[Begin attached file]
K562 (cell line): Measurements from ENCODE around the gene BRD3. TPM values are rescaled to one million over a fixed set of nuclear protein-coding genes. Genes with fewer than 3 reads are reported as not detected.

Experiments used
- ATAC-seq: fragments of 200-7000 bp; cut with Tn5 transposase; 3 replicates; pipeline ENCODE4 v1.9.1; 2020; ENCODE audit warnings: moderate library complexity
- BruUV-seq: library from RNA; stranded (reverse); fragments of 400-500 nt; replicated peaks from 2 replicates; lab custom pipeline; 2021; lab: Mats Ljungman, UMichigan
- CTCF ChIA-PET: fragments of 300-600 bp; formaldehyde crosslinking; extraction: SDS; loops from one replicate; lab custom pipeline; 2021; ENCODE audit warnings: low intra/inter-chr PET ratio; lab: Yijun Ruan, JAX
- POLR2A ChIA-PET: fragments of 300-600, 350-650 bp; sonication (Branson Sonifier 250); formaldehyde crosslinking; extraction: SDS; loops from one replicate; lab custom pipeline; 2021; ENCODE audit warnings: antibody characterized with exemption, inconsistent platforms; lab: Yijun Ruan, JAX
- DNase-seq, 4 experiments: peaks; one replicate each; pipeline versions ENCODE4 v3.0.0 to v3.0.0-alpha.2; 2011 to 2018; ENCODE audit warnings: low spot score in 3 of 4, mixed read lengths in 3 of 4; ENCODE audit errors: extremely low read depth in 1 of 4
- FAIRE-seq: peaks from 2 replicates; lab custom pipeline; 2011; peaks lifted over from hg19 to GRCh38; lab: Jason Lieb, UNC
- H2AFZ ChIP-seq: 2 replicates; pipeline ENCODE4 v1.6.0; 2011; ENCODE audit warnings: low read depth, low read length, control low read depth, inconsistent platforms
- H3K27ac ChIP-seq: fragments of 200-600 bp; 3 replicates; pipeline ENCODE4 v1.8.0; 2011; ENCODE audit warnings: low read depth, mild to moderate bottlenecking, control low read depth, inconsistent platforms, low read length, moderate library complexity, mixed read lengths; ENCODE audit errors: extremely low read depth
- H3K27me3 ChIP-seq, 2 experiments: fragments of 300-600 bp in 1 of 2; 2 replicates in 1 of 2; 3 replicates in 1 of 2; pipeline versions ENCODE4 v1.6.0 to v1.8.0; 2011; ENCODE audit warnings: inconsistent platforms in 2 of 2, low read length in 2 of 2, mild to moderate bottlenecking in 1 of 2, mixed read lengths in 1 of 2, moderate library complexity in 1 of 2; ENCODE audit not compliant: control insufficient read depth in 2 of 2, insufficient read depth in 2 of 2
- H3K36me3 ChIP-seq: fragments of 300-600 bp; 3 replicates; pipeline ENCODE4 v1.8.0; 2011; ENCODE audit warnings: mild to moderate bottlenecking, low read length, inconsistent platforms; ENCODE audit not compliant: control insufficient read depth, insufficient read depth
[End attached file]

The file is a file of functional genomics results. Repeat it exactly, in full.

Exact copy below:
K562 (cell line): Measurements from ENCODE around the gene BRD3. TPM values are rescaled to one million over a fixed set of nuclear protein-coding genes. Genes with fewer than 3 reads are reported as not detected.

Experiments used
- ATAC-seq: fragments of 200-7000 bp; cut with Tn5 transposase; 3 replicates; pipeline ENCODE4 v1.9.1; 2020; ENCODE audit warnings: moderate library complexity
- BruUV-seq: library from RNA; stranded (reverse); fragments of 400-500 nt; replicated peaks from 2 replicates; lab custom pipeline; 2021; lab: Mats Ljungman, UMichigan
- CTCF ChIA-PET: fragments of 300-600 bp; formaldehyde crosslinking; extraction: SDS; loops from one replicate; lab custom pipeline; 2021; ENCODE audit warnings: low intra/inter-chr PET ratio; lab: Yijun Ruan, JAX
- POLR2A ChIA-PET: fragments of 300-600, 350-650 bp; sonication (Branson Sonifier 250); formaldehyde crosslinking; extraction: SDS; loops from one replicate; lab custom pipeline; 2021; ENCODE audit warnings: antibody characterized with exemption, inconsistent platforms; lab: Yijun Ruan, JAX
- DNase-seq, 4 experiments: peaks; one replicate each; pipeline versions ENCODE4 v3.0.0 to v3.0.0-alpha.2; 2011 to 2018; ENCODE audit warnings: low spot score in 3 of 4, mixed read lengths in 3 of 4; ENCODE audit errors: extremely low read depth in 1 of 4
- FAIRE-seq: peaks from 2 replicates; lab custom pipeline; 2011; peaks lifted over from hg19 to GRCh38; lab: Jason Lieb, UNC
- H2AFZ ChIP-seq: 2 replicates; pipeline ENCODE4 v1.6.0; 2011; ENCODE audit warnings: low read depth, low read length, control low read depth, inconsistent platforms
- H3K27ac ChIP-seq: fragments of 200-600 bp; 3 replicates; pipeline ENCODE4 v1.8.0; 2011; ENCODE audit warnings: low read depth, mild to moderate bottlenecking, control low read depth, inconsistent platforms, low read length, moderate library complexity, mixed read lengths; ENCODE audit errors: extremely low read depth
- H3K27me3 ChIP-seq, 2 experiments: fragments of 300-600 bp in 1 of 2; 2 replicates in 1 of 2; 3 replicates in 1 of 2; pipeline versions ENCODE4 v1.6.0 to v1.8.0; 2011; ENCODE audit warnings: inconsistent platforms in 2 of 2, low read length in 2 of 2, mild to moderate bottlenecking in 1 of 2, mixed read lengths in 1 of 2, moderate library complexity in 1 of 2; ENCODE audit not compliant: control insufficient read depth in 2 of 2, insufficient read depth in 2 of 2
- H3K36me3 ChIP-seq: fragments of 300-600 bp; 3 replicates; pipeline ENCODE4 v1.8.0; 2011; ENCODE audit warnings: mild to moderate bottlenecking, low read length, inconsistent platforms; ENCODE audit not compliant: control insufficient read depth, insufficient read depth